While the One Laptop per Child (OLPC) project has taken on the aura of a charity – if you believe what you read in the mainstream media – the hard numbers tell a different story. Analysts say the component suppliers that have taken a gamble on the project stand a fair chance of coming out winners.
An obscure component like the rotating metal hinge that connects the OLPC's screen and keyboard costs only about $2.50, but with up to 10 million required this year, it could earn Taiwanese manufacturer, Shin Zu Shing Co, as much as $25 million in just six months. Similarly, Taiwanese keyboard manufacturer Sunrex will get about $3 from every OLPC sold with its sealed, rubber-membrane keyboard - for a possible $30 million.
Slim margins, massive scale
“Gross margin on components of OLPC notebooks will be slimmer, but this will be eased by the larger scale,” commented analysts at KGI Securities in Taipei in a recent investment briefing. Shares prices of several component makers have beaten the market in recent weeks as positive news about initial OLPC orders leaks out.
Taiwan is a critical junction on the OLPC manufacturing railroad. That's hardly a surprise, as Taiwan-based firms build a staggering 90 percent of the world's notebook PCs. These are the companies that have the ability, and the economies of scale, to actually make a profit supplying dirt cheap PCs to some of the word's poorest regions.
The OLPC foundation is a non-profit, and many people are contributing work on software and design. But, from the start, the OLPCs designers have built in a five to ten percent profit margin for manufacturers – betting that market forces can drive the price down faster than good intentions alone.
|$38||CPU and Chipset||Design: AMD (US), Manufacture: TSMC (Taiwan)|
|$28||LCD Screen and backlight||Chi Lin Technology (Taiwan) and Everlight (Taiwan)|
|$20||Assembly, minor components||Quanta (Taiwan), with Shin Zu Shing/SZS, Realtek (Taiwan), etc|
|$12||Case||Hon Hai (Taiwan)|
|$10||Memory (128MB DDR DRAM)||Hynix, Samsung, Elpida (Korea)|
|$8||Hard disk (512MB NAND Flash)||Samsung, Hynix (Korea)|
|$7||Battery||Design: Simplo (Taiwan), Manufacture: BYD(China)|
|$5||Wireless Internet module||Design: Marvell (US), Manufacture: TSMC (Taiwan)|
|$2||Audio, Keyboard/Control Chip||Design: ADI(US), ENE Tech (Taiwan), Manufacture: TSMC (Taiwan)|
|OLPC Component costs - Source: OLPC, KGI, TRI, Merrill Lynch (12/2006)|
The OLPC costs less than $150, a sum that wouldn't even buy a replacement battery for some conventional laptops. The price is low, but multiplied by the millions of units planned, the potential income soon climbs into the billions. Project leaders hope to put 5 to 10 million units into the hands of children during the second half of this year, and they say they have commitments to buy from governments in seven countries.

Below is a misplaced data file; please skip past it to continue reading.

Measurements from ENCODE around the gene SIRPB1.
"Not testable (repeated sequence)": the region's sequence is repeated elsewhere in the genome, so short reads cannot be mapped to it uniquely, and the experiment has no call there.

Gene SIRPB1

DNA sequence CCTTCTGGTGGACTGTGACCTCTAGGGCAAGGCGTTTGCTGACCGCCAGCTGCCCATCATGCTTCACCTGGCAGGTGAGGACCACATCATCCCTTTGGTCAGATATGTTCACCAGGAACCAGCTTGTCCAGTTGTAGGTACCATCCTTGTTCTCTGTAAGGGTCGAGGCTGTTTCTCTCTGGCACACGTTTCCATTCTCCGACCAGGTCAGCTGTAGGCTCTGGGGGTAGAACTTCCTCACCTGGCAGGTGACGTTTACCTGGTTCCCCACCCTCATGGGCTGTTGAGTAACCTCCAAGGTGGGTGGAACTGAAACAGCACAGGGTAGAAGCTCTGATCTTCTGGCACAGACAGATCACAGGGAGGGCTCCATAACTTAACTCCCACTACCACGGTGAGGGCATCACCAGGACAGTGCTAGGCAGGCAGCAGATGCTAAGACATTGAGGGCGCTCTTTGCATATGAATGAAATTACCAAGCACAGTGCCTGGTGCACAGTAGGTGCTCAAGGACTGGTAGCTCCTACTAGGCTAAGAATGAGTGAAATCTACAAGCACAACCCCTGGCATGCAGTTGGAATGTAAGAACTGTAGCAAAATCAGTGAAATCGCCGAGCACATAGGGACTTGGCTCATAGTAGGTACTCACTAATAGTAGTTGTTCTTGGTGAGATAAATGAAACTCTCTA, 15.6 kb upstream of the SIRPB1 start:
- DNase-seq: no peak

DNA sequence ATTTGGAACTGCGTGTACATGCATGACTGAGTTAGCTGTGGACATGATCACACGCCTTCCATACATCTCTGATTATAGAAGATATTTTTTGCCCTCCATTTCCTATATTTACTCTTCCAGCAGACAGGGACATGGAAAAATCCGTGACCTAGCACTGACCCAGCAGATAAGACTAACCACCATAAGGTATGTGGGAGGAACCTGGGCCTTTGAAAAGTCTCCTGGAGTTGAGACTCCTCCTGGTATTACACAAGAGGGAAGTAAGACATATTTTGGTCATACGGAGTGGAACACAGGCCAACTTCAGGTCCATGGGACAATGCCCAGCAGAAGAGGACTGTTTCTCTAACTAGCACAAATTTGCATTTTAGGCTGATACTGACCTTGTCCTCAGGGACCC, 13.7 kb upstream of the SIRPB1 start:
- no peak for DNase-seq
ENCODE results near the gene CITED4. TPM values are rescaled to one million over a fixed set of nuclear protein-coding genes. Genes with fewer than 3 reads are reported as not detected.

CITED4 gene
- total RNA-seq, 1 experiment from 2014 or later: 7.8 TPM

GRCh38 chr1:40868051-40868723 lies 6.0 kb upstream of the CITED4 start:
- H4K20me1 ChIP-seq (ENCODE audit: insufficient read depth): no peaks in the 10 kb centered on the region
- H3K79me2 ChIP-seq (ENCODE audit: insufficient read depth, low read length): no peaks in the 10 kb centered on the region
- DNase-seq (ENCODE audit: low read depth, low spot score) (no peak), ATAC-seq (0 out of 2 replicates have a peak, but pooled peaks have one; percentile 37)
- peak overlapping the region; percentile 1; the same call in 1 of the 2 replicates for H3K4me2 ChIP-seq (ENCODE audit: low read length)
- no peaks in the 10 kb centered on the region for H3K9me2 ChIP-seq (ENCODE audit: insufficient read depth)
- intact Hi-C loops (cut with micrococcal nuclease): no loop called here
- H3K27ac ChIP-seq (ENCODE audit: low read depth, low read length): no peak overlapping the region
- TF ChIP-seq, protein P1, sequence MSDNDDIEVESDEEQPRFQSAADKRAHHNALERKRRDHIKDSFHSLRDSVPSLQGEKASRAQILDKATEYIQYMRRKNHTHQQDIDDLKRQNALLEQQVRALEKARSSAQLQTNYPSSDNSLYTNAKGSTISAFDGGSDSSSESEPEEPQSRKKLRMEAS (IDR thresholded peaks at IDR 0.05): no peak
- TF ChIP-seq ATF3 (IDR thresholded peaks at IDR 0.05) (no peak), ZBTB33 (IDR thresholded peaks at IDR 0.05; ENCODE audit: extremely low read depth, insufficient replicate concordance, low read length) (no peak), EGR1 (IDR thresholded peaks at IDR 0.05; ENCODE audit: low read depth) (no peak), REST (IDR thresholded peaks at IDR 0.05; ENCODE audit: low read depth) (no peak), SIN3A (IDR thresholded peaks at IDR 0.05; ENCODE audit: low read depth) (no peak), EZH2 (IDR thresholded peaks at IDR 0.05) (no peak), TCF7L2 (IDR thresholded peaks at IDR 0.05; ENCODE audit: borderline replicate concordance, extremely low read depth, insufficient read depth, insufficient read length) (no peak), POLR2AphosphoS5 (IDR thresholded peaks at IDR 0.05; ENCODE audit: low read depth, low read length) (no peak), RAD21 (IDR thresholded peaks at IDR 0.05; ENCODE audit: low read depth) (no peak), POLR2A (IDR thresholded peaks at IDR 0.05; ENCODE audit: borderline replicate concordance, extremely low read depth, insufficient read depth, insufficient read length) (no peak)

Barry Lam, Chairman of Taiwan's Quanta Computer, which will assemble the OLPC, has assured shareholders that it is not a charity project, and will generate profits - although some sources have claimed that Quanta will need to make 100 million before it sees a significant return.
“Is this goodwill or business? As our work with OLPC illustrates, it will not be successful unless it is both,” says AMD Chairman Hector Ruiz.
OLPC, the unseen Xmas gift?
Together with the potentially huge scale, a key attraction of the OLPC project for manufacturers is that it is not a seasonal business. Popular gadgets like PCs, notebooks and iPods, are seasonal. More consumer electronics are sold around Christmas than at any other time of the year. The busy Christmas season requires extra production capacity which is underused during the rest of the year.
The OLPC can take advantage of cheap, underutilized factory space during the first half of each year. Then, in late summer, when factories begin churning out products that will be sold around Christmas, manufacturers can switch those same production lines and staff back to making components for Apple, Dell and Lenovo. In a sense, one could say that West's Christmas shopping frenzy makes the OLPC possible, or at least subsidises a lower price.
However, in reality, it looks like delays in getting the first year's production started may have pushed some of the OLPC manufacturing and assembly back into the third quarter of 2007, putting extra pressure on some manufacturers at the busiest time of the year.
While the majority of the companies building the OLPC are based in Taiwan, much of the heavy lifting is taking place in China. For example, Quanta will assemble the laptop at one of its factories in China's Jiangsu province. However, more knowledge intensive work, like chip design and manufacture is mostly being handled by more skilled workers in Taiwan.